// takes one complexn type argument and returns the distance between the argument and the current instance
double complexn::distance(const complexn &temp)
{
  return sqrt(pow(temp.r -r, 2.0) + pow(temp.i - i, 2.0));
}

Next, we have the 9 overloaded operators:

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complexn complexn::operator + (const complexn &temp)
{
  complexn cn; // complex number used for calculations
  cn.r = r + temp.r;
  cn.i = i + temp.i;
  return cn;
}
complexn complexn::operator - (const complexn &temp)
{
  complexn cn; // complex number used for calculations
  cn.r = r - temp.r;
  cn.i = i - temp.i;
  return cn;
}
complexn complexn::operator * (const complexn &temp)
{
  complexn cn; // complex number used for calculations
  cn.r = r * temp.r - i * temp.i;
  cn.i = r * temp.i + i * temp.r;
  return cn;
}
complexn complexn::operator / (const complexn &temp)
{
  complexn cn; // complex number used for calculations
  cn.r = (r * temp.r + i * temp.i) / (pow(temp.r, 2.0) + pow(temp.i, 2.0));
  cn.i = (i * temp.r - r * temp.i) / (pow(temp.r, 2.0) + pow(temp.i, 2.0));
  return cn;
}
complexn complexn::operator = (const complexn &temp)
{
  r = temp.r;
  i = temp.i;
  return *this;
}
complexn complexn::operator ++ ()
{
  r += 1;
  return *this;
}
complexn complexn::operator ++ (int x)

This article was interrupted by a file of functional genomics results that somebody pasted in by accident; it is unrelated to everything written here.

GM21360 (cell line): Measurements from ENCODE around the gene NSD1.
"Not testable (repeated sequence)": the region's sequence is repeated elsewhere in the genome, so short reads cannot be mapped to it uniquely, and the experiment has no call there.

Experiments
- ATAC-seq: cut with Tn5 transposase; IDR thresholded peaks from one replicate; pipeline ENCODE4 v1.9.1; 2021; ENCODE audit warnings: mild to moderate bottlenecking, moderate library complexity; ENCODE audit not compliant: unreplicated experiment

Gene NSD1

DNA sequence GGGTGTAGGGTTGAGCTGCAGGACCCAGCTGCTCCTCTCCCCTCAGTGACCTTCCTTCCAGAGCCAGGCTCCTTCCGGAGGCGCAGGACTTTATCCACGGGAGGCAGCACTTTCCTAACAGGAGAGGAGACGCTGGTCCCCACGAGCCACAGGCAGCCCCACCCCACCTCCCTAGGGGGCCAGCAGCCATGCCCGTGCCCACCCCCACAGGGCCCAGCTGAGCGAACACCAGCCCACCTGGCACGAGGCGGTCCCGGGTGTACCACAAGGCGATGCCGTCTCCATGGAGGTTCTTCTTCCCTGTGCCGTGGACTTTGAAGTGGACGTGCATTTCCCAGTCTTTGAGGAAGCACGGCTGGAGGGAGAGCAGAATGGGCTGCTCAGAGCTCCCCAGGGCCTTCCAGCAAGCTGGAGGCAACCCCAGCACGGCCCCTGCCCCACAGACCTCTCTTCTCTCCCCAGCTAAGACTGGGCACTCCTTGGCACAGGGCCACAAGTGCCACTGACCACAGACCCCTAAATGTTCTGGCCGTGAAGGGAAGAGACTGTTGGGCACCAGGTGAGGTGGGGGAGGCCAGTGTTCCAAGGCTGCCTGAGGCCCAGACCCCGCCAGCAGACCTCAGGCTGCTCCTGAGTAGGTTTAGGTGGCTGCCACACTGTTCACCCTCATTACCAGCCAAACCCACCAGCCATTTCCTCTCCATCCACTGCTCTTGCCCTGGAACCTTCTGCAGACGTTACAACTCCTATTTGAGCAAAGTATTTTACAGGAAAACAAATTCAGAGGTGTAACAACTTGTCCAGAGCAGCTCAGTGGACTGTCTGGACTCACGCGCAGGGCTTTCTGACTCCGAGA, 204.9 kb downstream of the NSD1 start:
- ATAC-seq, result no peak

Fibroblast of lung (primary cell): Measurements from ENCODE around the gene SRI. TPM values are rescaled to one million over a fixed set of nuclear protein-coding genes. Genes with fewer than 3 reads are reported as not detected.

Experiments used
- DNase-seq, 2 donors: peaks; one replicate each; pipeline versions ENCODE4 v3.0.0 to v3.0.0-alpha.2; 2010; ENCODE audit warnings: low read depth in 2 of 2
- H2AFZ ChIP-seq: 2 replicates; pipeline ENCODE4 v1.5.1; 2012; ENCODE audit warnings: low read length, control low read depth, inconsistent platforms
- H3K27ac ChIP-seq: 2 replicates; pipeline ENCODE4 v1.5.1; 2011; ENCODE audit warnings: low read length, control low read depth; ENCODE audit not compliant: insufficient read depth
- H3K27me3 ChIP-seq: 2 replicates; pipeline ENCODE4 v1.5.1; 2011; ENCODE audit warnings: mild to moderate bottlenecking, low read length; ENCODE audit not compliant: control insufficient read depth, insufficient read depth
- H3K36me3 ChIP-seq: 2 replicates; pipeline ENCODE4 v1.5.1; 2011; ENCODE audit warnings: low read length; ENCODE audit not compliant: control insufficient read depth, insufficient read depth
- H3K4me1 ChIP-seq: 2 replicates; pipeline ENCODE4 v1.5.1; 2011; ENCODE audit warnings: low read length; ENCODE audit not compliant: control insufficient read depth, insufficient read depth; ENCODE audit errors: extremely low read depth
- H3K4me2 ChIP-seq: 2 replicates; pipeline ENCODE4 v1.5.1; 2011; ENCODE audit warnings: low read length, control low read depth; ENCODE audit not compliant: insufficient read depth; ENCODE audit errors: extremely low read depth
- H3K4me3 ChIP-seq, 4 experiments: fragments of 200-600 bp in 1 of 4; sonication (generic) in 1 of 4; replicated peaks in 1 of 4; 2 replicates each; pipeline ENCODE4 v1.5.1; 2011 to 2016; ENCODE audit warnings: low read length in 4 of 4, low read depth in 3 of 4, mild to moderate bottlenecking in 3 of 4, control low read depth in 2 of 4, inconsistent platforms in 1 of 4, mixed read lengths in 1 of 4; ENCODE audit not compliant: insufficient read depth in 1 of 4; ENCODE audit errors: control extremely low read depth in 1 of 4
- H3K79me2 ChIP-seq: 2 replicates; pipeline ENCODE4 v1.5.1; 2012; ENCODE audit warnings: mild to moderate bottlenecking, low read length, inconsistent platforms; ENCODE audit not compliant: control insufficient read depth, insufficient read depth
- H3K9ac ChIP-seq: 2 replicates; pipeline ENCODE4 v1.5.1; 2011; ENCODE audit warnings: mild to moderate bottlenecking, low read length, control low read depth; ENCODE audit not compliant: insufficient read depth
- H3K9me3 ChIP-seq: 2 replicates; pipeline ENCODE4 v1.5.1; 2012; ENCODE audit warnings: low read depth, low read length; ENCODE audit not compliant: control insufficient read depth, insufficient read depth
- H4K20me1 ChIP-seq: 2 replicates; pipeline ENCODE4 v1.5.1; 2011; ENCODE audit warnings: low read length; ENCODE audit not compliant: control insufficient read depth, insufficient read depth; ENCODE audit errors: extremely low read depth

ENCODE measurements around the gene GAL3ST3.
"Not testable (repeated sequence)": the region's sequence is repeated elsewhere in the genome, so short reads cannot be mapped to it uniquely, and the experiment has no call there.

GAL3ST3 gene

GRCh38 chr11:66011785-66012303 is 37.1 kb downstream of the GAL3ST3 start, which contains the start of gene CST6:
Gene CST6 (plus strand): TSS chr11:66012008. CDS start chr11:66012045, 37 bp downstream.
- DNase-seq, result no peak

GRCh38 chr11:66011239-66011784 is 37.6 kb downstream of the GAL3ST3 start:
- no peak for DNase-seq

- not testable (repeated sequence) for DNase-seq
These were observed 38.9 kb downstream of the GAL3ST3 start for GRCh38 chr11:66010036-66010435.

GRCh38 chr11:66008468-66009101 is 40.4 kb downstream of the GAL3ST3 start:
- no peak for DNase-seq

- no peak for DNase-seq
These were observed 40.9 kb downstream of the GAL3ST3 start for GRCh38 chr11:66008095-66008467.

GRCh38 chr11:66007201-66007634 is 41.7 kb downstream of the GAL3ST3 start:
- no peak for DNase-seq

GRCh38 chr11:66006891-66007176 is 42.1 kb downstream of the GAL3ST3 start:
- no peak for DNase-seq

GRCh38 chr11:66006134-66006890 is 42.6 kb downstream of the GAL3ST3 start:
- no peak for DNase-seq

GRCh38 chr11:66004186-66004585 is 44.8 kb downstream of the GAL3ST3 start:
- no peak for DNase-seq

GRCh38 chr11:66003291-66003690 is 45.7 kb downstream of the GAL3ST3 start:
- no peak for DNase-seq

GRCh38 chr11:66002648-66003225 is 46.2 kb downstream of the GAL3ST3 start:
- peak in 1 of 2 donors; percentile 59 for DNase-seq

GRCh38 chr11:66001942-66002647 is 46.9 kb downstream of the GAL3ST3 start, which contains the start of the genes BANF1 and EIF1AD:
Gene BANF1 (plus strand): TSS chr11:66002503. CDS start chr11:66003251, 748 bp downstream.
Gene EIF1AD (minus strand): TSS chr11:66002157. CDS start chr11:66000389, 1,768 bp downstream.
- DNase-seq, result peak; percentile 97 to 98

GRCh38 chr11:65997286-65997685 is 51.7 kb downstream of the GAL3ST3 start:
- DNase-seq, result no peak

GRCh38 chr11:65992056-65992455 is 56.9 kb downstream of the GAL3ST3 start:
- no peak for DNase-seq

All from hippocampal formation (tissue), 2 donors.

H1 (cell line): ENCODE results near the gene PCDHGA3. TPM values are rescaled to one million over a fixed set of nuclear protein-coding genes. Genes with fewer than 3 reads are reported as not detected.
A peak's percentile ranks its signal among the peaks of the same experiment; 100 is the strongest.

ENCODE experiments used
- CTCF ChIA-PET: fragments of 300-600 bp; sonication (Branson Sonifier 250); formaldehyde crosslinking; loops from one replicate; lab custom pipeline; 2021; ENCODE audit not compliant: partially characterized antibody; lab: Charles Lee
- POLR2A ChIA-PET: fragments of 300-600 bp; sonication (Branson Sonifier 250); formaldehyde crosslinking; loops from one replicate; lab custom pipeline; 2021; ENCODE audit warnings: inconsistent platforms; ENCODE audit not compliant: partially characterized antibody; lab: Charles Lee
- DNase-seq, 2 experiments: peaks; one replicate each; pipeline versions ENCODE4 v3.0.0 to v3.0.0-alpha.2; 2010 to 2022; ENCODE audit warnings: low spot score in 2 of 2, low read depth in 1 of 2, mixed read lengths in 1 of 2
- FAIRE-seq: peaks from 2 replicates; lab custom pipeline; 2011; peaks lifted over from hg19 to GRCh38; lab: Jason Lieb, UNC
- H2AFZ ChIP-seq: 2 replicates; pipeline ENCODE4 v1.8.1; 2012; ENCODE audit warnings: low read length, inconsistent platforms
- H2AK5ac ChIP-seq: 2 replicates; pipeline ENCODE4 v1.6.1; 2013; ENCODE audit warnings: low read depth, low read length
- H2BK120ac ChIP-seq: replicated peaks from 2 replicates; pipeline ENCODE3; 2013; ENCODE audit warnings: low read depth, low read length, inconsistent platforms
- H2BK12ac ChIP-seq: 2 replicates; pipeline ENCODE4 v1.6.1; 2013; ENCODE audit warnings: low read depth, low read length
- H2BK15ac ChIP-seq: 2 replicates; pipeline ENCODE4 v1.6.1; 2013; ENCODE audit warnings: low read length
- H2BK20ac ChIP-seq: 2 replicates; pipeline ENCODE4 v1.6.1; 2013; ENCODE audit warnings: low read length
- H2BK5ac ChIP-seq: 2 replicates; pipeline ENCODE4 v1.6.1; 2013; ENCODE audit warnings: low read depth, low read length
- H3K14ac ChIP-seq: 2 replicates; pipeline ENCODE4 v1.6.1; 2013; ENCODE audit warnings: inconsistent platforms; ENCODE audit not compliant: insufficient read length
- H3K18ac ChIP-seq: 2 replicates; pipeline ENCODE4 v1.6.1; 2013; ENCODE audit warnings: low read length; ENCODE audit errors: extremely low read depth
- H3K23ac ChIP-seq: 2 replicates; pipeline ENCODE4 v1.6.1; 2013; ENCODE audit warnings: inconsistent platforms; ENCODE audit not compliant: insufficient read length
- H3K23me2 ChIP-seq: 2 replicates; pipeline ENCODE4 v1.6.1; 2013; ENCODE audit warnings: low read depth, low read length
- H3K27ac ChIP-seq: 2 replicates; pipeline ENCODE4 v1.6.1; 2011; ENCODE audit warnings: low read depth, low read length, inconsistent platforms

{
  complexn temp = *this;
  r += 1;
  return temp;
}
complexn complexn::operator -- ()
{
  r -= 1;
  return *this;
}
complexn complexn::operator -- (int x)
{
  complexn temp = *this;
  r -= 1;
  return temp;
}

Last, we have the 2 friend functions:

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ostream & operator << (ostream &os, const complexn &temp)
{
  os << temp.r << " + " << temp.i << "i";
  return os;
}
istream & operator >> (istream &is, complexn &temp)
{
  is >> temp.r >> temp.i;
  return is;
}

Testing Your program

I wrote a fairly good program for testing this complexn class.

To test your program copy your program to [name].h file and in the main.cpp file change the header file at the top to match your file.

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#include <iostream>
#include "yourprogram.h" // the name of your comlexn header file goes here

using namespace std;

int main()
{
  complexn c1;
  complexn c2(1);
  complexn c3(3, -5);
  complexn c4, c5, c6;

  cout << "Complex Numbers: " << endl;
  cout << "  C1: " << c1 << endl;